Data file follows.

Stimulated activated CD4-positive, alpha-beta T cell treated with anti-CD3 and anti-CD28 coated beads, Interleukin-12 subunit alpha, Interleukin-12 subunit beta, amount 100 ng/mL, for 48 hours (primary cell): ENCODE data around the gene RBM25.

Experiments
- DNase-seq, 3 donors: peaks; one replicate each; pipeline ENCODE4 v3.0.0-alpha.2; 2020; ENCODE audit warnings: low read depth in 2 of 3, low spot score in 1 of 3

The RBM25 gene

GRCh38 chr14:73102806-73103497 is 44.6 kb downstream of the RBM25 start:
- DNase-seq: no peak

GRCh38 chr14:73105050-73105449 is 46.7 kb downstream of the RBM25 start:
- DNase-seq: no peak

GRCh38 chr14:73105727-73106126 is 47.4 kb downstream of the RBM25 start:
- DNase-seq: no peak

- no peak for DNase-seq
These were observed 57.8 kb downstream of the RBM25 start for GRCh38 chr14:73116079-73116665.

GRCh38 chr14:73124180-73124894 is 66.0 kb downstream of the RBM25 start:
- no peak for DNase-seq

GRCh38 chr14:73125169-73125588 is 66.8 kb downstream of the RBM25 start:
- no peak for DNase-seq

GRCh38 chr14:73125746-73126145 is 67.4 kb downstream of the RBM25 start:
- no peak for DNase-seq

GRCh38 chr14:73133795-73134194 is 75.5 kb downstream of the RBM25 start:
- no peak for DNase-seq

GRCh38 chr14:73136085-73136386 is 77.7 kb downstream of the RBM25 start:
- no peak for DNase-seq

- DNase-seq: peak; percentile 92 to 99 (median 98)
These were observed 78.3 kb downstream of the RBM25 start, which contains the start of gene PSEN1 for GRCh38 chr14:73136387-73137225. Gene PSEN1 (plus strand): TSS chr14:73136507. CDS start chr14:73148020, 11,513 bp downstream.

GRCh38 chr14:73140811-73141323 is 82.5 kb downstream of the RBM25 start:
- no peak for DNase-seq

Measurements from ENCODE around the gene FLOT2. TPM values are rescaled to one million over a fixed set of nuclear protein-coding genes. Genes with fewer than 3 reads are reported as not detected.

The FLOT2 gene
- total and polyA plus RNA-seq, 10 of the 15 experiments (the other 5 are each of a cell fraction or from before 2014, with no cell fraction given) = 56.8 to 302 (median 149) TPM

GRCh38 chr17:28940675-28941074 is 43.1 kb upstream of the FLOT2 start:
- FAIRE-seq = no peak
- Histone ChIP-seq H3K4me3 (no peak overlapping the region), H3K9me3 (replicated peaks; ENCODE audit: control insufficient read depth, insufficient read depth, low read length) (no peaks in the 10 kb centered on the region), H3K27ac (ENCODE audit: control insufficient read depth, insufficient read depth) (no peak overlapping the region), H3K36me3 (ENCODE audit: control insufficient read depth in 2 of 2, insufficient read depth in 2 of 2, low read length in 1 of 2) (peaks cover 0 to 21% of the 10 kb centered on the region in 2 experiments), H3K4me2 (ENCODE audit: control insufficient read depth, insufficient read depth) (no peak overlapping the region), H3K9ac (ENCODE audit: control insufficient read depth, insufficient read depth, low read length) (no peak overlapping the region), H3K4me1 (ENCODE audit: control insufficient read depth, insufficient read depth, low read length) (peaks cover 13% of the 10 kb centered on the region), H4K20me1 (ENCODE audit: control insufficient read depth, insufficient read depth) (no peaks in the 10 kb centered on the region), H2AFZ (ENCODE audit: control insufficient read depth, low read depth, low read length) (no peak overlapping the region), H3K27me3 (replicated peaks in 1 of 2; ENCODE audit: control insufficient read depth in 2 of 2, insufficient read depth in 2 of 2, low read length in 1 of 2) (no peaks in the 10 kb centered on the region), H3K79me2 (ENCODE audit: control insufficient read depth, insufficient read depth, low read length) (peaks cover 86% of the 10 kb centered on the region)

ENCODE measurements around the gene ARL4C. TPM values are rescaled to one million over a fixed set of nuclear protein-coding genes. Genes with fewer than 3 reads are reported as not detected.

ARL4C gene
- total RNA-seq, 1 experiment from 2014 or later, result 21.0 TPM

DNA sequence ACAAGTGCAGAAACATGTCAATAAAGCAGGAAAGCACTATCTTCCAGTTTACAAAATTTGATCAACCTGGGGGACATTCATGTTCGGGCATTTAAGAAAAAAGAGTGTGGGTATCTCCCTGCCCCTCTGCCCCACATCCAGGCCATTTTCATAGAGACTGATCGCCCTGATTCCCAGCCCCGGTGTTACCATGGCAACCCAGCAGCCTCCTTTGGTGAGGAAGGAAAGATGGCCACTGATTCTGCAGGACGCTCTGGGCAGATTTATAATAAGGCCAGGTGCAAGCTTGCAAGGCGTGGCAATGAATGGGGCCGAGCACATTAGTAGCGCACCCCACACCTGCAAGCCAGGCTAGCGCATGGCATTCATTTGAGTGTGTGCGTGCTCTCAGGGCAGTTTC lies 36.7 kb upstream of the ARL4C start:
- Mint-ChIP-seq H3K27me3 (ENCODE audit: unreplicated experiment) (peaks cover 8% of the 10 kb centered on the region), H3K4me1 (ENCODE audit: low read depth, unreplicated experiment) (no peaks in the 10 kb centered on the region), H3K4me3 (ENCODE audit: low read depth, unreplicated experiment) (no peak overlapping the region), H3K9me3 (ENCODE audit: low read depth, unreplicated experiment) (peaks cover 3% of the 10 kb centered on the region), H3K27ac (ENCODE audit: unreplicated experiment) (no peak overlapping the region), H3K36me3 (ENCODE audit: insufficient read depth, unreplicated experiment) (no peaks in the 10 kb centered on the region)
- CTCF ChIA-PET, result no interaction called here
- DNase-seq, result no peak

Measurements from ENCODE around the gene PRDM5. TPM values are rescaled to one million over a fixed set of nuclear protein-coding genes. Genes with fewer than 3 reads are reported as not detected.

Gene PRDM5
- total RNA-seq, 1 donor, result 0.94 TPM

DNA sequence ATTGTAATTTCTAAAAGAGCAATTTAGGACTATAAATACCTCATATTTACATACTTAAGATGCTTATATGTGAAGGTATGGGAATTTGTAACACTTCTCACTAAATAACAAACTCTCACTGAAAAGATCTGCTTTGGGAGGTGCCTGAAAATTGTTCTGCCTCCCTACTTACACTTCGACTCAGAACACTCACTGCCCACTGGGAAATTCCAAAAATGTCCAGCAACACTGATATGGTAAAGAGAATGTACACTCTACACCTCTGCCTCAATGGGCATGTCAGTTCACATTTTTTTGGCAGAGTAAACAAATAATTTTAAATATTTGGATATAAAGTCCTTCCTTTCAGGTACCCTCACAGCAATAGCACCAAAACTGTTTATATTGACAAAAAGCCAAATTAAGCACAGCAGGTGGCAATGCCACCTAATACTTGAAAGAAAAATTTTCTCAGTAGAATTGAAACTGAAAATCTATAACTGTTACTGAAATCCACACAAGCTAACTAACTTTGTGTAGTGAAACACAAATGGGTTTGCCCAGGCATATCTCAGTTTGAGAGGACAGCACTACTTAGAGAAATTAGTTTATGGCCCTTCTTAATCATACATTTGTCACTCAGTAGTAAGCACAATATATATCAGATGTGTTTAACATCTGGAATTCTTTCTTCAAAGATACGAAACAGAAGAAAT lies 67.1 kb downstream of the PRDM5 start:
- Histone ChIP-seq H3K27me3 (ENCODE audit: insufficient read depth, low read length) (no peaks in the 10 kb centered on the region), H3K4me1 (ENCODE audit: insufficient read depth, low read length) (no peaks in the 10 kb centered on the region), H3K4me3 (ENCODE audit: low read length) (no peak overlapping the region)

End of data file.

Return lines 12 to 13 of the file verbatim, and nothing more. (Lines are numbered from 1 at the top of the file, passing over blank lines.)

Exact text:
These were observed 57.8 kb downstream of the RBM25 start for GRCh38 chr14:73116079-73116665.

GRCh38 chr14:73124180-73124894 is 66.0 kb downstream of the RBM25 start: